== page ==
On July 17, 2007, the plaintiffs filed their Verified Bill of Particulars, asking for $10,000 in medical expenses, an unspecified amount in lost wages, and making a supplemental demand of $1,000,000. Pls.' Bill at ¶¶ 22-25. Defendant claims that prior to receiving the bill of particulars it could not have ascertained that the case was removable to federal court.

On July 23, 2007 -- six days after receiving the bill of particulars, but more than six months after the plaintiffs notified Liberty Mutual that they might seek around $1,000,000 -- defendant filed a notice of removal based on 28 U.S.C. § 1332, which gives federal courts jurisdiction over cases between citizens of different states where the amount in controversy exceeds $75,000. Def.'s Notice of Removal ¶¶ 1-3. On August 20, 2007, plaintiffs moved to remand the case back to state court, claiming that defendant's notice of removal was untimely. The timeliness of the removal hinges on when the thirty-day removal clock started to run. Plaintiffs argue that the clock started to run on January 12, 2007, when Liberty Mutual received plaintiffs' letter stating that they might seek $1,000,000; while defendant claims that it did not start to run until July 17, 2007, when it received plaintiffs' verified bill of particulars.


28 U.S.C. § 1141(a) governs the removal of a state action to federal court. It provides, "[C]ivil actions brought in State court of which the district courts of the United States have original jurisdiction may be removed by the defendant or defendants, to the district court of the United States for the district and division embracing the place where such action is pending." In this case, the basis for federal jurisdiction is found in 28 U.S.C. § 1332, which provides, "The district courts shall have original jurisdiction of all civil actions where the matter in controversy exceeds the sum or value of $75,000, exclusive of interest and costs, and is between -- (1) Citizens of different States." Plaintiffs do not dispute the existence of federal subject matter jurisdiction based on diversity.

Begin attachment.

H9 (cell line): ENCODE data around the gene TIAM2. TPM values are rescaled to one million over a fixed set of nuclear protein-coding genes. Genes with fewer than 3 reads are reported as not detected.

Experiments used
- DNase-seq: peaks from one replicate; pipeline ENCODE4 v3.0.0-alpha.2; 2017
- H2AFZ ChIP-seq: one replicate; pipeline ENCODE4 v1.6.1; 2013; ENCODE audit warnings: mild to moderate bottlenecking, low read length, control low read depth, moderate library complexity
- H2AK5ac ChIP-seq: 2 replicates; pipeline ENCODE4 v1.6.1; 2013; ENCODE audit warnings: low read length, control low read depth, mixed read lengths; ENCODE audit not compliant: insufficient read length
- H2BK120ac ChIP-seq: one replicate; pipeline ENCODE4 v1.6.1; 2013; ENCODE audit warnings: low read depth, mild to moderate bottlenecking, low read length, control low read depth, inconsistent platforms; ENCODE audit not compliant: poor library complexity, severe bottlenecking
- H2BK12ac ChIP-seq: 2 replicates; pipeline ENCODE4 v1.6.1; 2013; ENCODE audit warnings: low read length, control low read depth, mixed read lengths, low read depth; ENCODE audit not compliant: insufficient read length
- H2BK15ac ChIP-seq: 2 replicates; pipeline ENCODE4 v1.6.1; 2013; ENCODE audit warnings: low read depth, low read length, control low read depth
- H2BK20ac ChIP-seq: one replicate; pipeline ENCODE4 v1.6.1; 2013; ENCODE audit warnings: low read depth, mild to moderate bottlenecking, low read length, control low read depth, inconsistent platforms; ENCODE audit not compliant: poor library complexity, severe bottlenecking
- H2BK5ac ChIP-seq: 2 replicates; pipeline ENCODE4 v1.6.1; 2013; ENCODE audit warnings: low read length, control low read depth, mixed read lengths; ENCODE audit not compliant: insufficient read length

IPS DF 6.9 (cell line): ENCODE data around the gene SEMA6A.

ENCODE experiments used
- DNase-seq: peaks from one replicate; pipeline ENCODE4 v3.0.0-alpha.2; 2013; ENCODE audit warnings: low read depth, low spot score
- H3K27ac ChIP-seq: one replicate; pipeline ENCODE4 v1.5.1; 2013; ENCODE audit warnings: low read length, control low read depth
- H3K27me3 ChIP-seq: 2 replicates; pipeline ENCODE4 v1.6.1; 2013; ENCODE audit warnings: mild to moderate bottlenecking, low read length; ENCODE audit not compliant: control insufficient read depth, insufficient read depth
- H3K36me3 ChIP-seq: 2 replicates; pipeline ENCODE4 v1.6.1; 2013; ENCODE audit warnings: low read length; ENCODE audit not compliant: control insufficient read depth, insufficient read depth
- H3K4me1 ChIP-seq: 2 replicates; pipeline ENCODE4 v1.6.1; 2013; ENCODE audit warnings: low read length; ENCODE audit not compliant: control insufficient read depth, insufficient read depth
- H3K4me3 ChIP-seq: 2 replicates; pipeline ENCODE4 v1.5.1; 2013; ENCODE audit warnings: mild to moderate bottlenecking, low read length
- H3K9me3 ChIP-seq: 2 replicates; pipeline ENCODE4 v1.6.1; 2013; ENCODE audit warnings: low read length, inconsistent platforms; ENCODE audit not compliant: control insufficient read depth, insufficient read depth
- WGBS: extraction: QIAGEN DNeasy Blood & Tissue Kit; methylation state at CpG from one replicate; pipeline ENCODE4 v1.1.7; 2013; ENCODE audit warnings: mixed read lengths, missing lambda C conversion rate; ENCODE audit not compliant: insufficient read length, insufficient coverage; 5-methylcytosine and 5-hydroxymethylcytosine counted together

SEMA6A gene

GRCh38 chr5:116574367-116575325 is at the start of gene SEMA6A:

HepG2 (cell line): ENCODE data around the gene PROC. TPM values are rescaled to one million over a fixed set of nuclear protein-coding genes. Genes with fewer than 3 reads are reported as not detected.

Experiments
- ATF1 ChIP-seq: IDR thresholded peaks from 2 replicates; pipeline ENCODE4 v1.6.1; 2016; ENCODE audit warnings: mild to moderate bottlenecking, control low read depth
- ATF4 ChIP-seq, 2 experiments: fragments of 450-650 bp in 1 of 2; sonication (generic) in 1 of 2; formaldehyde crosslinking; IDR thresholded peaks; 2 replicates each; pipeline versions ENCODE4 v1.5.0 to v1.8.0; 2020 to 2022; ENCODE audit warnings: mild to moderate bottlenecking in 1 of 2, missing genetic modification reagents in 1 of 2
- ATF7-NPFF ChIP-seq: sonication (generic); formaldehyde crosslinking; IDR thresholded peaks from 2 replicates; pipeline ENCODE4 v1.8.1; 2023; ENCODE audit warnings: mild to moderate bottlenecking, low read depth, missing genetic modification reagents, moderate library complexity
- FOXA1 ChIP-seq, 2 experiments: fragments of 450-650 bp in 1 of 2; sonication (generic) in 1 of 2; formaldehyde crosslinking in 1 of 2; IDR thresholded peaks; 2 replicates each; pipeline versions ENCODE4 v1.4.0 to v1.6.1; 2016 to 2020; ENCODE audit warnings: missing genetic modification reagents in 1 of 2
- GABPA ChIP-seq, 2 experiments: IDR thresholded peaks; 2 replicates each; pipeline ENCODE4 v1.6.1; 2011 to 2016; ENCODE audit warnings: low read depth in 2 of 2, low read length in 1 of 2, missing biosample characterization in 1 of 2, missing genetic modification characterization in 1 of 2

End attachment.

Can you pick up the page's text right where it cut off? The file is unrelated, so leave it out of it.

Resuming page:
When a case is removable to federal court, 28 U.S.C. § 1446(b) provides that a defendant must file a notice of removal within thirty days. In a case like this -- where, because the jurisdictional amount was not included in the complaint, removability was not ascertainable from the initial pleading -- the thirty-day time limitation begins to run from the receipt of "an amended pleading, motion, order or other paper from which it may first be ascertained that the case is one which is or has become removable." 28 U.S.C. § 1446(b); see also Whitaker v. Am. Telecasting Inc., 261 F.3d 196, 204 (2d Cir. 2001) (noting that under Section 1446(b), "Congress forbade the removal period from commencing until the defendant received information from which removability could be ascertained") (citing Murphy Brothers, Inc. v. Michetti Pipe Stringing, Inc., 526 U.S. 344, 352 (1999)). Accordingly, if plaintiffs are correct that the January 8, 2007 letter to Liberty Mutual adequately notified defendant that the case was removable, then defendant's July 23, 2007 notice of removal was untimely. If, however, defendant is correct that it could not have reasonably ascertained removability until it received the bill of particulars, then its notice of removal was timely.